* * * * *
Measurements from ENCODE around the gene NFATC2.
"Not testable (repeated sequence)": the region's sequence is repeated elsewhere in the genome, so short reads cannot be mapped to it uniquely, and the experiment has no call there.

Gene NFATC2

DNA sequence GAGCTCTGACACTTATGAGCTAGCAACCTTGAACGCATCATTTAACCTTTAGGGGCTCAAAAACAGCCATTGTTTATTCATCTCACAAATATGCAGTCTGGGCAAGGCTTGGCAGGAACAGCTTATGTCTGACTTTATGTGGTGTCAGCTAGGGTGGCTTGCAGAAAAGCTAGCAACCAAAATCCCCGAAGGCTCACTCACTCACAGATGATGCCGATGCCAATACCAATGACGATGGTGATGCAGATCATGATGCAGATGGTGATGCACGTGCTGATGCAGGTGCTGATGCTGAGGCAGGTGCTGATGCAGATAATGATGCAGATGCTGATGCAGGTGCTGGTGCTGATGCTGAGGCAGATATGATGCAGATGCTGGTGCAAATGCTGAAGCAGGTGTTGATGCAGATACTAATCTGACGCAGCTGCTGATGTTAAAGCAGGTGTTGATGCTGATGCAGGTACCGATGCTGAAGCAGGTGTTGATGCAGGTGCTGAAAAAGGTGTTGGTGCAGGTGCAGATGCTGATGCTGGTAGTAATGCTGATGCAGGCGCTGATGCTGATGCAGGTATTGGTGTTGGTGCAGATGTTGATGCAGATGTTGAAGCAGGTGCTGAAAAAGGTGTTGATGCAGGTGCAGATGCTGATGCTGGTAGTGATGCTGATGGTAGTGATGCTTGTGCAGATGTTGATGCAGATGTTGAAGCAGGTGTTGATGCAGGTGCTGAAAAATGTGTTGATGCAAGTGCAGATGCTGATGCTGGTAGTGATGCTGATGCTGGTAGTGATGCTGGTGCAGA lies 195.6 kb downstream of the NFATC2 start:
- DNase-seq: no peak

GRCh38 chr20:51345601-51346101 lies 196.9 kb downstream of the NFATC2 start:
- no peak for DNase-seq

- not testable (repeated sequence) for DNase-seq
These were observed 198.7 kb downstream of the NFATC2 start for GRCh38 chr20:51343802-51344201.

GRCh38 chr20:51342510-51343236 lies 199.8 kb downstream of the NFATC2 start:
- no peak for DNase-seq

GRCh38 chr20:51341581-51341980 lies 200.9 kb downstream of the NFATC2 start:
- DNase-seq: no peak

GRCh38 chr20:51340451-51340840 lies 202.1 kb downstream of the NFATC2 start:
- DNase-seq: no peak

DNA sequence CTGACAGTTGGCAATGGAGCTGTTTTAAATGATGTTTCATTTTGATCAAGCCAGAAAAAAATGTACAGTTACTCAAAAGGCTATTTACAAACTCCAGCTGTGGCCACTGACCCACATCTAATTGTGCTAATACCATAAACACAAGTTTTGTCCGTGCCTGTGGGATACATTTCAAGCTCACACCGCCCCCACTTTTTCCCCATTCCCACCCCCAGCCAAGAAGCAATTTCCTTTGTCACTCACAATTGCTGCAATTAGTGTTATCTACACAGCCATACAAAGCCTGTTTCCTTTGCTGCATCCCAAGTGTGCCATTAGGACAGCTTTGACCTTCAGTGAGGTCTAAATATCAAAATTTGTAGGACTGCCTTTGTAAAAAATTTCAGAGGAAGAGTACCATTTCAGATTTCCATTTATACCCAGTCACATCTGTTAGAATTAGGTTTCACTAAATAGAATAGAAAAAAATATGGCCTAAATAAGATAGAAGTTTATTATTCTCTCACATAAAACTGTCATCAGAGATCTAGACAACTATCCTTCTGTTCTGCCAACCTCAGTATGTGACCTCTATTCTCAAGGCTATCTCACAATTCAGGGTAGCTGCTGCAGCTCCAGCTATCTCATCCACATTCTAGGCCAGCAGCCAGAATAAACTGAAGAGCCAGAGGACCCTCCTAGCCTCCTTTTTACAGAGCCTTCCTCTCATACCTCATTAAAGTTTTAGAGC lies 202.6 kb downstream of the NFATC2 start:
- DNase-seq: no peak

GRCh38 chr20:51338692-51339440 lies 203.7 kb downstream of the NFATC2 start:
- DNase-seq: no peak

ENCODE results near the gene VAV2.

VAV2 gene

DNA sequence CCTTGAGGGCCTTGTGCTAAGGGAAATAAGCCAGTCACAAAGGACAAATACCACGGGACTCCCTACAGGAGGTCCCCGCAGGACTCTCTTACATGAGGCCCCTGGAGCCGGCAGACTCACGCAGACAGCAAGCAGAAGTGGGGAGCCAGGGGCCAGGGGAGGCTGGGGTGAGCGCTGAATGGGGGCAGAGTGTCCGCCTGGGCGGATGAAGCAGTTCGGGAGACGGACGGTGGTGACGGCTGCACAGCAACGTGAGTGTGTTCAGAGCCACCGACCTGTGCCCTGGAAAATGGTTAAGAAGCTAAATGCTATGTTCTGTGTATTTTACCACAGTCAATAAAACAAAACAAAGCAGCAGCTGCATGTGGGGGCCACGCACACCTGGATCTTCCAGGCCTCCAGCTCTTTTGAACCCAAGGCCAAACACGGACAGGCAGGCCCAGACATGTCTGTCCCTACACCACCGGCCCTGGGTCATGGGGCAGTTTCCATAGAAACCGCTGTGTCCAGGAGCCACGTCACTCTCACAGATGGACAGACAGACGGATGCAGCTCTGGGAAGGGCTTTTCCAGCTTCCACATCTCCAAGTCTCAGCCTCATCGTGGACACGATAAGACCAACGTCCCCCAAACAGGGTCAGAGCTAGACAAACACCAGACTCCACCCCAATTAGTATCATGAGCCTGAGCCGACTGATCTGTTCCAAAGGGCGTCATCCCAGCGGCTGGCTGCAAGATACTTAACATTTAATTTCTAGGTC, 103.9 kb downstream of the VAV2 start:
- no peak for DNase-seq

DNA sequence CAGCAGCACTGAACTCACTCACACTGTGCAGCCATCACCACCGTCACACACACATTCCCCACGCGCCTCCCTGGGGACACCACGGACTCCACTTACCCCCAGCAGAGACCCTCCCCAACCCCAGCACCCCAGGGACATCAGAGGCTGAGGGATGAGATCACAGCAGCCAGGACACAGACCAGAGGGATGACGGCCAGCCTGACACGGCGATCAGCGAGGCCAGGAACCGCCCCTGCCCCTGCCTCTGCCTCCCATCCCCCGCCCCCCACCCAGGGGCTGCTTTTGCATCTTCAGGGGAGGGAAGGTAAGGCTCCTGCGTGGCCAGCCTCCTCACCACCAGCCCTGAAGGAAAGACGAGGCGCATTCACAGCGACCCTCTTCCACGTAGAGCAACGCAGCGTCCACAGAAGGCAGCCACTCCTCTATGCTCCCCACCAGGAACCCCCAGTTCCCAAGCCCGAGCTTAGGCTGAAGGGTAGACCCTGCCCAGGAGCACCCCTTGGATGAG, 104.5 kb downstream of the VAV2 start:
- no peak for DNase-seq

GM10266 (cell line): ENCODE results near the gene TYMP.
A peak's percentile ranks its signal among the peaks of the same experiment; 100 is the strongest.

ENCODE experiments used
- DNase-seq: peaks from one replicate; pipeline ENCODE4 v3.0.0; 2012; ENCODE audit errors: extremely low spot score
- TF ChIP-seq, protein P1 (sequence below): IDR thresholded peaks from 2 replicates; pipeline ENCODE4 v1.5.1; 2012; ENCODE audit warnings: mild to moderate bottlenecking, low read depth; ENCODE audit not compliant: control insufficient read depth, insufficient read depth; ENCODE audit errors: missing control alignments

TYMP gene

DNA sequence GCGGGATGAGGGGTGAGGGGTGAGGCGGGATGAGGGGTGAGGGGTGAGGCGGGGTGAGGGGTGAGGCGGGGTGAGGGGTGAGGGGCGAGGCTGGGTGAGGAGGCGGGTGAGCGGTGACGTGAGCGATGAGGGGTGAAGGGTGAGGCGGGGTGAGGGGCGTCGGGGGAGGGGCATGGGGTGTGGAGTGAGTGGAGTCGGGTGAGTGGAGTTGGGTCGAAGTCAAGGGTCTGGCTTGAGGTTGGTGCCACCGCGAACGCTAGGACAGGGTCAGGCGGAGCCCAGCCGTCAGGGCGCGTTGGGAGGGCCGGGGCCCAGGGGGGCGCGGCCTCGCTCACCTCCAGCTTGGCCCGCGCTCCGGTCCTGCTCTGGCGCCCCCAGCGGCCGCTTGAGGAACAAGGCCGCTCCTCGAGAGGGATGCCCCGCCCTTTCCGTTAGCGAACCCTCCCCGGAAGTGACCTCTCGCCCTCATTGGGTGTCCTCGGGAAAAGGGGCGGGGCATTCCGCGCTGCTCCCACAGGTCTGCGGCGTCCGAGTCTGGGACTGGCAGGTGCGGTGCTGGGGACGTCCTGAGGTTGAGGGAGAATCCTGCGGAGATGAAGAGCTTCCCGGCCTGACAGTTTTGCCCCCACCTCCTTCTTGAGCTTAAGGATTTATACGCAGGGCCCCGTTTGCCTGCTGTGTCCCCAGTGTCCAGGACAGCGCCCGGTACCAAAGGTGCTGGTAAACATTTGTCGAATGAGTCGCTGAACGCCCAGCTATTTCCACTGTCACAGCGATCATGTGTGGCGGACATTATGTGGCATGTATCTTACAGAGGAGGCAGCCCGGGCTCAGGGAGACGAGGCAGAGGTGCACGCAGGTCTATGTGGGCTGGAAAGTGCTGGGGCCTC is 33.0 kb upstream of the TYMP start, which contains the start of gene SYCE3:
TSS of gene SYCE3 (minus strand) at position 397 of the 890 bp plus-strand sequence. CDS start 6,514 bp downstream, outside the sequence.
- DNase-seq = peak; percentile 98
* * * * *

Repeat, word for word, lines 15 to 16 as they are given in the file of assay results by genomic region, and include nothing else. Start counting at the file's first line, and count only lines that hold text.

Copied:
- DNase-seq: no peak

DNA sequence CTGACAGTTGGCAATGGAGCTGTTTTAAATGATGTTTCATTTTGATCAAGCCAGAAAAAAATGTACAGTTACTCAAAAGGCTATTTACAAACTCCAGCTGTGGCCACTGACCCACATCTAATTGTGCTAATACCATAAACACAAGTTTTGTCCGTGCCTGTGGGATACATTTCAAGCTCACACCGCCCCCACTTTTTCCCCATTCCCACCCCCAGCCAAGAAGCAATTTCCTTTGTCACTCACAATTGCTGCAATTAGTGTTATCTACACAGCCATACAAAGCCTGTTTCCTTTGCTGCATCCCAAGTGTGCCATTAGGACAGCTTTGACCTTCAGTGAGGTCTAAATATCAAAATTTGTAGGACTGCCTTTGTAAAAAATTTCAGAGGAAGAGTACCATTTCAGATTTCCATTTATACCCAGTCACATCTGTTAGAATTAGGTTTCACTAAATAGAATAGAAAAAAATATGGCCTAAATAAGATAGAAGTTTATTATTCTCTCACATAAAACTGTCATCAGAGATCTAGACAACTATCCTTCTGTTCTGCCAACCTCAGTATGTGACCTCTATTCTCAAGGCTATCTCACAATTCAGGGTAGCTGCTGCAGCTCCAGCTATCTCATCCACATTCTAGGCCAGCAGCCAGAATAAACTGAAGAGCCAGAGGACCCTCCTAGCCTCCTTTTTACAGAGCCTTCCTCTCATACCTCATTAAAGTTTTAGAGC lies 202.6 kb downstream of the NFATC2 start: